January 1998
s m u g
smoking jacket
by Gregory Alkaitis Carfelli

Where It's At

So Leslie and I were talking in a bar the other day about conceptual art -- the sort of thing that moves beyond mere moral media like canvas and crayons and enters a scary realm inhabited by black turtleneck clad people daintily sipping their cocktails and using the word "juxtapose" far more than necessary. Face it, the fine line between art and pretension is too often crossed and crossed badly in the vague demilitarized zone left to the art world after too many late night acid trips at the Factory and the death of those nice Hudson River School boys. It's gotten so bad that, hey, an "artist" can fence in some trees and grass in the city, slap a brass plaque up, and voila: art. Shh. It's an installation. It takes people to the happy place. Or something.

Conceptual case in point: I saw Walter de Maria's extended dirt installation recently. 3,600 square feet of dirt 22 inches deep. Dirt. In the second floor back room of some prime Soho real estate. It was neatly raked and everything, but maybe I'm just too in touch with my white trash nature; after all I love those cheese flavored twists that mysteriously coat your fingertips with orange goo, and I grab on to hot metal things with my bare hands (it's more manly that way). Because this was just a lot of dirt. It did not offend, or challenge, or even arouse; nothing that good art is supposed to do to me happened, except give me an urge to eat fresh corn for hours afterward.

Leslie was trying to explain it all to me, about how the dirt being in the middle of the city - a place where it usually wouldn't belong - engendered hope or maybe by presenting a contrast of organic materials in an environment of artifice people would stop and think about culture and cities in a whole different way. Something like that. And I realize that the point is all about idea over form and whatnot but I just don't get it. My gut reaction in grand American style is I don't understand it therefore it must be bad let's kill it immediately.

Then of course I think how silly: embrace the challenge, man; grow a little. I tried, I really tried. I was very quiet. I looked intently at the dirt. I explored my feelings about the dirt. I exhaled deeply and regularly, and experienced, no really experienced the dirt. Nothing. In the end it was still just a roomful of dirt, excellently executed but poorly conceived.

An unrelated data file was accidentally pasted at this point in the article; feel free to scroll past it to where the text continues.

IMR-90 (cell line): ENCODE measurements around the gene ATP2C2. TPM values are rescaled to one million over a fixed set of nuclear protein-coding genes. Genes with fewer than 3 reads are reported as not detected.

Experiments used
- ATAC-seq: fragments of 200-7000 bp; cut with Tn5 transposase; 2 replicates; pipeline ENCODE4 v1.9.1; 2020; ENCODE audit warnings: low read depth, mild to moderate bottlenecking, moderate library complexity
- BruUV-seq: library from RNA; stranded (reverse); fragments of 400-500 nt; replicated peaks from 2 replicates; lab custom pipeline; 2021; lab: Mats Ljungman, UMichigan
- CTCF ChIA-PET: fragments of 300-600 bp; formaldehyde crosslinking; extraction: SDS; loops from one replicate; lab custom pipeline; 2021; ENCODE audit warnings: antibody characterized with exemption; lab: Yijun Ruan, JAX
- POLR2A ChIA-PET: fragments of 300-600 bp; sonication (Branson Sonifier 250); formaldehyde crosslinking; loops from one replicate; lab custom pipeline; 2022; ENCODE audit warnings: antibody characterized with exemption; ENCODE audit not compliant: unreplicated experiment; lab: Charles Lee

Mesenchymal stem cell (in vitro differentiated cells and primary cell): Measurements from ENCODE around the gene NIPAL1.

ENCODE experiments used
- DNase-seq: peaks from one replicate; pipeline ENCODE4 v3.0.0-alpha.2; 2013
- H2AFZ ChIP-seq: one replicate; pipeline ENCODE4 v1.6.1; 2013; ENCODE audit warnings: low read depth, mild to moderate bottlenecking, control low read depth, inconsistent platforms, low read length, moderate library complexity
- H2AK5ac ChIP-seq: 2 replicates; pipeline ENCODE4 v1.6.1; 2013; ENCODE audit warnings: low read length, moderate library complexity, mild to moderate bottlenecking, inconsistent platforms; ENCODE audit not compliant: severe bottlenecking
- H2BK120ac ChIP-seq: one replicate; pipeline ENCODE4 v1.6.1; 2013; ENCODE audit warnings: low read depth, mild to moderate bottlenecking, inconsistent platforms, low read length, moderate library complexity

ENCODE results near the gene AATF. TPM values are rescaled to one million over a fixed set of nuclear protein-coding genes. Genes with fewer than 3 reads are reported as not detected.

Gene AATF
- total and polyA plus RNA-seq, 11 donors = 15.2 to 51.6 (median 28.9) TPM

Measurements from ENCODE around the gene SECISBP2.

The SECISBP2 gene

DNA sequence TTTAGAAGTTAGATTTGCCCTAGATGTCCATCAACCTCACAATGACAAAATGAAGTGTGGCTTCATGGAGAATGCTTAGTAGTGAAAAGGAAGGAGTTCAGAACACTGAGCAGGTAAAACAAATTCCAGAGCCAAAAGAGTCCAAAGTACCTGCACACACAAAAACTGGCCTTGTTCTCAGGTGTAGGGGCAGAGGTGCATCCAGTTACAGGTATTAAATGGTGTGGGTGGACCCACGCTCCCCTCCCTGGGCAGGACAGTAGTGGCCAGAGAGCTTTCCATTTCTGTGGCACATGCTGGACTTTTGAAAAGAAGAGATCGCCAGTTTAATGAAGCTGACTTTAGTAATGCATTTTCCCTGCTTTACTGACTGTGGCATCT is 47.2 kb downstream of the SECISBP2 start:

So far everyone I've asked about conceptual art (all three people who were awake when I was thinking about this) has either said "huh?" or had a violent negative reaction. Speaking for the closeted art-clueless everywhere, uh, we all just don't get it. It interferes with a healthy enjoyment of cheese twists and cheap, weak beer. We're all just begging for some bitter, yet loving and big-hearted art students to come beat us over the heads with the painstakingly executed miniature models from their failed grant proposals, and then, after we're really, really sorry, take us patiently by the hand and explain it all in clear, earthy language. Then everyone lives happily ever after.

Yeah right. That sort of thing only happens in post-modern installations.

I don't want my art pre-packaged like a happy meal, with a fun little toy and instructions and everything. But I also don't want a pile of dirt, or a toilet seat or a toaster turned upside down: these things are empty. Nothing was put into the creation of this message, so how can I as a viewer get anything out of my interaction with it? At least when something offends, it's getting inside, even if only to rub the wrong way.

Anyway, I guess I'm just not deep enough to hang with the art people: the dirt sculpture was a test. The sign that said "if you understand this, then you are one of us and may come hang out in the special place" was hidden, but I'm sure it was there. Fine. They can have their dirt - I've got cheese curls, and I don't care what anyone says - the goo on the end of my fingers is in no way art.




in the junk drawer:

December 1997
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October 1997
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June 1997
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